Before he became Chancellor George Osborne announced that his aim was not just to eliminate the structural deficit and protect the AAA rating but to build a whole ‘new economic model’.
So this is the new economic framework for monetary and fiscal policy that we need to ensure that private and public debt are sustainable in the future.
But given that we cannot go back to the last decade’s debt-fuelled model of growth, the question I am asked most often at the moment, is “where is the growth going to come from?”
The answer is the final part of this new economic model.
The economics profession is in broad agreement that the recovery will only be sustainable if it is accompanied by an internal and external rebalancing of our economy: in other words a higher savings rate, more business investment, and rising net exports.
The problem for Osborne is that his macroeconomic mix of tight fiscal policy, easy money & weak sterling is not only failing to make progress on the deficit, it is also failing to achieve any sort of ‘rebalancing’.
As Citi’s UK economist Michael Saunders told the FT last month, “The rebalancing thing is just clearly not happening”. An earlier TUC economic report reached the same conclusions.
Osborne, the Shadow Chancellor, argued that the recovery would ‘only be sustainable’ if it was driven by more ‘business investment and rising net exports’. Yesterday Osborne, the Chancellor, delivered a set of growth forecasts based on what might be termed ‘the old economic model’.
The chart below shows the forecast contribution of business investment and net trade to growth over the forecast period in each of the Chancellor’s four budgets. So, for example, the 2010 forecast was for 2010-2015, whilst the 2013 forecast is for 2012-2017.
As can be seen, in the June 2010 Budget, the Chancellor expected 57% of all growth to come from his preferred (and ‘sustainable’) sources of business investment and net trade. By this time last year, that contribution had fallen to around 52%, lower but still more than half of all growth.
Yesterday’s forecasts have business investment and net trade contributing only 31% of all growth to 2017.
To see how much has changed, it is useful to compare the June 2010 OBR forecast for 2015 to the one made yesterday.
Not only has the headline rate of growth for 2015 been slashed from 2.7% to 2.3% but the composition of that growth now looks very different. Three years ago the OBR expected 56% of all growth in 2015 to be from business investment and net trade, in the latest estimate that has fallen to 39%.
Three years ago George Osborne argued that “that we cannot go back to the last decade’s debt-fuelled model of growth”. As I listened to his housing market announcements yesterday, I thought “it sounds like he is going to try”.
The IPPR’s Nick Pearce yesterday branded this policy ‘bubblicious’ arguing that:
Extraordinarily, data released by the ONS yesterday shows that house prices are now almost back to their pre-crash levels in 2008, despite stagnation in the wider economy. Prices in London have shot up by 5.5 per cent in the last year alone. In other words, the housing bubble remains inflated, and subsidising mortgages based on the presumption of rising prices simply props it up further. The reason first-time buyers and so-called ‘second steppers’ are struggling to afford housing is that prices are so high because rates of new building are so low. The chancellor’s announcement simply perpetuates this cycle, rather than breaking it.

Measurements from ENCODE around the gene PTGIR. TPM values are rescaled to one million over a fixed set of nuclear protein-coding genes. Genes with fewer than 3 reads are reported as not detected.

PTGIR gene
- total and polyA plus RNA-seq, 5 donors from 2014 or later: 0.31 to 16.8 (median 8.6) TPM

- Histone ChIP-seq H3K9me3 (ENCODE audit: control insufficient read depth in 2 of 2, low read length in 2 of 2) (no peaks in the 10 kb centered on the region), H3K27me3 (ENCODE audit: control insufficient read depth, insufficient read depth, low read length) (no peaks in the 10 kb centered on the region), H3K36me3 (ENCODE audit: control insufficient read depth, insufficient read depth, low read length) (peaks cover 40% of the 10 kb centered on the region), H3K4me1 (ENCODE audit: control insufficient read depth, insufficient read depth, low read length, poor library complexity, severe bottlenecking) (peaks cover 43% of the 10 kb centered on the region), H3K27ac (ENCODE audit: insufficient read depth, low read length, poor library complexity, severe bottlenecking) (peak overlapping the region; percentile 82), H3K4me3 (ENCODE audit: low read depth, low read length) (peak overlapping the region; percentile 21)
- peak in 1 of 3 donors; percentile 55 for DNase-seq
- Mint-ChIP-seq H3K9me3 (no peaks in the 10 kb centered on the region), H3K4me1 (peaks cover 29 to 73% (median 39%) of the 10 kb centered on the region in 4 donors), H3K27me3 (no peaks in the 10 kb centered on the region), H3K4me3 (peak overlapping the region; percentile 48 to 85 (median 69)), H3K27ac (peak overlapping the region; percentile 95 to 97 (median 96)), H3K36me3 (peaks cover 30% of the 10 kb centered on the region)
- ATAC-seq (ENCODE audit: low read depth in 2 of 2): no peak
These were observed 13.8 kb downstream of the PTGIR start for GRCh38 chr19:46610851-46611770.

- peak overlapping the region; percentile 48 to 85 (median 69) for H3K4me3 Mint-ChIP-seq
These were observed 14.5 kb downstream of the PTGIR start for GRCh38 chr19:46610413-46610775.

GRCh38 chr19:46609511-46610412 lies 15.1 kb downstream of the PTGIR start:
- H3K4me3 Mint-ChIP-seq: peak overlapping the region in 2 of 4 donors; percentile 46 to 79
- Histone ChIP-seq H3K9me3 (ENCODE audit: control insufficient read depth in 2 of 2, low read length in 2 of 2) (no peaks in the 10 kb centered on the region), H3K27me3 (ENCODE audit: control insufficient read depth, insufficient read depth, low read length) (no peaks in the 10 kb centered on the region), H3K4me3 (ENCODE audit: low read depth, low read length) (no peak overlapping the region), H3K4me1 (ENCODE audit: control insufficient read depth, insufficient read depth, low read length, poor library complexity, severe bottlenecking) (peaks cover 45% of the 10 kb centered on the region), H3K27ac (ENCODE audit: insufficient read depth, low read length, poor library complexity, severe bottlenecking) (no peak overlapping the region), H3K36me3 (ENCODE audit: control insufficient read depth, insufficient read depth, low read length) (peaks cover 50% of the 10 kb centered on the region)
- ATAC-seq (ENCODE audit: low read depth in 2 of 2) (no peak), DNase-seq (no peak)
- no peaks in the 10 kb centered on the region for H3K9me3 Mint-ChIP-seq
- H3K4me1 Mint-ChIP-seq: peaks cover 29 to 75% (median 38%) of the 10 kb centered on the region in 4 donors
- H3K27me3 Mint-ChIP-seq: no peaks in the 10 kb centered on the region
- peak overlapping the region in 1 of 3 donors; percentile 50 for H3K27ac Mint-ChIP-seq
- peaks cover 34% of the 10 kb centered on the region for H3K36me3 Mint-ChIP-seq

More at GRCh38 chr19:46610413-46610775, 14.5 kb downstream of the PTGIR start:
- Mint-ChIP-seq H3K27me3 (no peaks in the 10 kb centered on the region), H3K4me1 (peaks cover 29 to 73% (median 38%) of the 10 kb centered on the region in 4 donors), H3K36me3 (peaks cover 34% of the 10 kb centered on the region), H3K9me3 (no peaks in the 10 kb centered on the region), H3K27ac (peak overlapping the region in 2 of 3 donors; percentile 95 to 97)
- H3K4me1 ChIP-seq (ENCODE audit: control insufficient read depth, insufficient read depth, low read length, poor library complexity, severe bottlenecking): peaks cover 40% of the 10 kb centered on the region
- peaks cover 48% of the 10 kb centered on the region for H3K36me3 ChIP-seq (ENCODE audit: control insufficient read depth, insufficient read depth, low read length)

If this policy were to boost house prices further (the OBR seems doubtful), then, as Chris Dillow argues today, it may be beneficial to the public finances in the short run:
High prices, such as in 1988-98 and the mid-00s were associated with households’ financial deficits, and low prices with surpluses. This makes me think that encouraging mortgage lending and raising house prices will increase households’ aggregate financial deficit [and hence possibly lower the government’s deficit].
Six months ago, I set out why I expected a weak recovery. I concluded that:
First, and most preferable but most unlikely, we get strong growth in real incomes as inflation falls back towards 2% and wage growth increases. If that happens consumption growth will be stronger and the economy will grow at a decent pace.
Second, and what I think is the most likely outcome – my central ‘forecast’ if you will – household income growth will be weak and the savings ratio will not drop by much. The result will be weak consumption growth and an economy that is growing, but growing slowly – in the order of 1-1.5% a year. In historical terms of recovery from recession this is pretty much a disaster.
Third, it is possible that we still get weak income growth but that the savings ratio drops rapidly. In this scenario we’d see faster consumption growth and hence faster overall growth. This however would be accompanied by a big increase in household debt. It might give us 3 – 4 years of decent growth, but at the risk of increasing the financial imbalances that got us into trouble in the first place.
I hope for the first outcome, expect the second and worry about the third.
My worry today is that George Osborne has essentially given up on rebalancing and is aiming for my third scenario.